Networks declare war on pirates
Networks are getting wise to illegal downloading of shows, writes Geoff Shearer
FANS of Heroes have become the villains on the widening and stormy seas of TV piracy on the internet. The cult sci-fi series heads the list of the top 10 illegally downloaded TV shows for last year, followed by Lost.
The global issue of piracy has placed Australian networks on a war footing.
The fast-tracking of shows from their country of origin, catch-up programming and making episodes available for download postbroadcast are strategies networks here are using to dissuade fans from pirating episodes via file-sharing methods such as BitTorrent.
But despite similar moves by US networks, TorrentFreak.com reports a milestone was reached last year when the download figures for two shows in the top 10 — Heroes and Dexter — exceeded their actual average viewership on US TV.
Heroes was downloaded about 6.58 million times last year, whereas the show had an estimated US audience of only 5.9 million.
‘‘The rise of unauthorised downloading of TV shows is a signal that customers want something that is not available through other channels,’’ TorrentFreak reports.
‘‘Availability seems to be the key reason people turn to BitTorrent — and this is also reflected in the fact that most downloads are to countries where the show has yet to air on TV.’’
Channel 7, which shows Heroes in Australia, has been proactive against piracy.
Seven’s director of programming and production, Tim Worner, says the network’s shows are now ‘‘more available than they have ever been’’.
‘‘Viewers are getting to know that if they miss the show on Seven, it’s going to be on Yahoo!7 for the next seven days,’’ he says.
‘‘In some cases we won’t leave shows sitting on the shelf for any length of time. We’ll fast-track them to air within 24 hours of their first telecast in the US.
‘‘We work so closely with the studios on this issue that the makers of Flash Forward, ABC Studios, which has the most progressive thinkers in this area, allowed us to telecast an episode of Flash Forward before it had been broadcast in the States.’’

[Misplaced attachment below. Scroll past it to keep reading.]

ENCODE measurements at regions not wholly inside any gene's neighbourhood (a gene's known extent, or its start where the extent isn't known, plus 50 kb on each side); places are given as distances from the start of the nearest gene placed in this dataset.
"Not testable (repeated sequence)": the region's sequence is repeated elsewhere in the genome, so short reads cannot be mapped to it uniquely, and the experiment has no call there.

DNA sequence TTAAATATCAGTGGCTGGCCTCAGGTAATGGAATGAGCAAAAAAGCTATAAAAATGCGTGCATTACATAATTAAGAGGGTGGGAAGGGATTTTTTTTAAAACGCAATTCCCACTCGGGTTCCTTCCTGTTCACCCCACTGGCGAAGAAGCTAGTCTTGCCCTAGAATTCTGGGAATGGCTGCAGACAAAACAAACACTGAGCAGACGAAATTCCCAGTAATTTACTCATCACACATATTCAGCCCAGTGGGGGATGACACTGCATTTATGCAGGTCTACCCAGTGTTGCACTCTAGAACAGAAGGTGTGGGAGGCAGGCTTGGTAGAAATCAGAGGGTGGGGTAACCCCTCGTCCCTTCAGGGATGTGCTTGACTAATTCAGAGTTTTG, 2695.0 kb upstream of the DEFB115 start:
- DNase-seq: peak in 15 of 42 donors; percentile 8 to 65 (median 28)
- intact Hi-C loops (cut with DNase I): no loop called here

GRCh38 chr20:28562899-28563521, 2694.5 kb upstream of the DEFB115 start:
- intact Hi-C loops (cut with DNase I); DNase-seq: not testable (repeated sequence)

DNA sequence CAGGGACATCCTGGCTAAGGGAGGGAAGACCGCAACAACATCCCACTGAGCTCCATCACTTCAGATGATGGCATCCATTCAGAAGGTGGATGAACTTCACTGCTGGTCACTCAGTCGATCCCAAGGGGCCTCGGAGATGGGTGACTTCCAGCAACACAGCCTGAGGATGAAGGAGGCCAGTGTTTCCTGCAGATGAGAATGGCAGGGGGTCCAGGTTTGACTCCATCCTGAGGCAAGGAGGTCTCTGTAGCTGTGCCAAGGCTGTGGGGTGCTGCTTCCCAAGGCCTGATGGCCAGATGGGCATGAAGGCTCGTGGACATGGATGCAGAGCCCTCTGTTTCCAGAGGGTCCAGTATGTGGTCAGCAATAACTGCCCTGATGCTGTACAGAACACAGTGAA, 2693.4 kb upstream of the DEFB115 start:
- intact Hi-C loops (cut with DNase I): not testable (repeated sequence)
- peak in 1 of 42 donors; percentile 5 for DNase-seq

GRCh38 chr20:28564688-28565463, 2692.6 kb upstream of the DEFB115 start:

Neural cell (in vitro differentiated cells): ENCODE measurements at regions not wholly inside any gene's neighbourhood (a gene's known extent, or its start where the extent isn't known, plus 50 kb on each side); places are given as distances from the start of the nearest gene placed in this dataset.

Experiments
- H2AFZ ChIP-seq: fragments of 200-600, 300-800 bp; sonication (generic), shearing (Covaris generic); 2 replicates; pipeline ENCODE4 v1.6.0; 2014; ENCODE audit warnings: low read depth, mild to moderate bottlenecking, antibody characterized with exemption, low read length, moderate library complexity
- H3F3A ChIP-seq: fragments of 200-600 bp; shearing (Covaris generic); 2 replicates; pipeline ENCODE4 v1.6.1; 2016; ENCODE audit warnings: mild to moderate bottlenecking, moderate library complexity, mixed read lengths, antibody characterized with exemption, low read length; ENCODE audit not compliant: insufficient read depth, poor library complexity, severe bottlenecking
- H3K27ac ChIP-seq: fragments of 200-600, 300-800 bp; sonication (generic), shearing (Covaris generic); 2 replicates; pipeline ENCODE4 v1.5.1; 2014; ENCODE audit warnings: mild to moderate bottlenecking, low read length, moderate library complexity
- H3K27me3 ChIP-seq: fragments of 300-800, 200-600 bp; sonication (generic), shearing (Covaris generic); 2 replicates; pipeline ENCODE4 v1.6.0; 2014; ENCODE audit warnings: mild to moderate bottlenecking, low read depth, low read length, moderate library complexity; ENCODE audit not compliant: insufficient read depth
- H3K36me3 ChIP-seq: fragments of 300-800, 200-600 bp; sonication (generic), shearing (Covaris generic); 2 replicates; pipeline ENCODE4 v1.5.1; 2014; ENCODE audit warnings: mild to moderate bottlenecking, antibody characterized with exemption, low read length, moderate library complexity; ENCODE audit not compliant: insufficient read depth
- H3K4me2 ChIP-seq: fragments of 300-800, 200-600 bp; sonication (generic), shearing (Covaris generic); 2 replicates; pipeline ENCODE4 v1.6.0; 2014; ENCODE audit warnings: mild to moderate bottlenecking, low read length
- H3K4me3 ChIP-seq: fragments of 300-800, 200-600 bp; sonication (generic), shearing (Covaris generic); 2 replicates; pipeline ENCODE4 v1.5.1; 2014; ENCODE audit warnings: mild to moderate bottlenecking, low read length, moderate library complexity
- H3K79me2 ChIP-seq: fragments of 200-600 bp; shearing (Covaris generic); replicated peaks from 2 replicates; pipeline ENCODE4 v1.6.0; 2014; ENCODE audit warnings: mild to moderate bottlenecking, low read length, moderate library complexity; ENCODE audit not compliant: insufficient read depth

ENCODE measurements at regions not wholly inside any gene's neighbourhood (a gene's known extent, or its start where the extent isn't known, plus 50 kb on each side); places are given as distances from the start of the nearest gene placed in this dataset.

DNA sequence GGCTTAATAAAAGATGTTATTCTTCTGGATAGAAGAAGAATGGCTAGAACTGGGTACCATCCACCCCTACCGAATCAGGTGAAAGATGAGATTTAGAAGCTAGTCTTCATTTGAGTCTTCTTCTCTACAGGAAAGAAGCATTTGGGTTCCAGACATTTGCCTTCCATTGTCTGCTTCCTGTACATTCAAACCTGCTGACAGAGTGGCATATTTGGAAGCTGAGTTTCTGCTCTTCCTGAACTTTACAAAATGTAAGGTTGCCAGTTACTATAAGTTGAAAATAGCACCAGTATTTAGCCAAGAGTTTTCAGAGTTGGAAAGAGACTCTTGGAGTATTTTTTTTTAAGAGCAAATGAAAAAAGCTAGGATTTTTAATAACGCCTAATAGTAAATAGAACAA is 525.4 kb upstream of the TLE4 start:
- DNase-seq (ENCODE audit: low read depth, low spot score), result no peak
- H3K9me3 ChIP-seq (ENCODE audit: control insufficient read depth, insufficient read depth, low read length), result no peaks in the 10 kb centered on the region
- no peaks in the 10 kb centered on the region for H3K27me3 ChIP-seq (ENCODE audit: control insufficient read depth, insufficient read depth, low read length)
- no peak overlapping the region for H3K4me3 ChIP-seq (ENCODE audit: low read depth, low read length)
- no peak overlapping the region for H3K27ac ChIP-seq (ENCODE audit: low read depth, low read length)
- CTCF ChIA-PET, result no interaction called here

A Nine Network spokeswoman agreed that fast turn-around times were effective.
‘‘Certain programs, particularly those with ‘cult’ followings, are more likely to be downloaded, so where possible their air dates have priority,’’ she says.
Network Ten says air dates matter.
‘‘Ten’s youthful audience is a highly savvy one, and they have a strong level of engagement with their favourite shows,’’ Ten’s head of corporate communications, Jeannette McLoughlin, says.
‘‘This means they increasingly look for immediacy and convenience — and we are in a great position to deliver on both counts.
‘‘Our established arrangements with our US studio partners mean we often broadcast key shows ‘day and date’ with the US.
‘‘We also have a significant offering in catch-up TV, with the rights to stream more than 40 programs online.’’
Some analysts fear that networks providing online downloads will eventually kill the advertising-supported business model of traditional free-to-air broadcasting.
A UK media research company, however, released a report last month that dampened such speculation.
The Enders Analysis report forecast the share of video on demand would grow to only five to 10 per cent of all viewing by 2020.
Fans turn to piracy when networks are too slow to screen cult shows such as Heroes.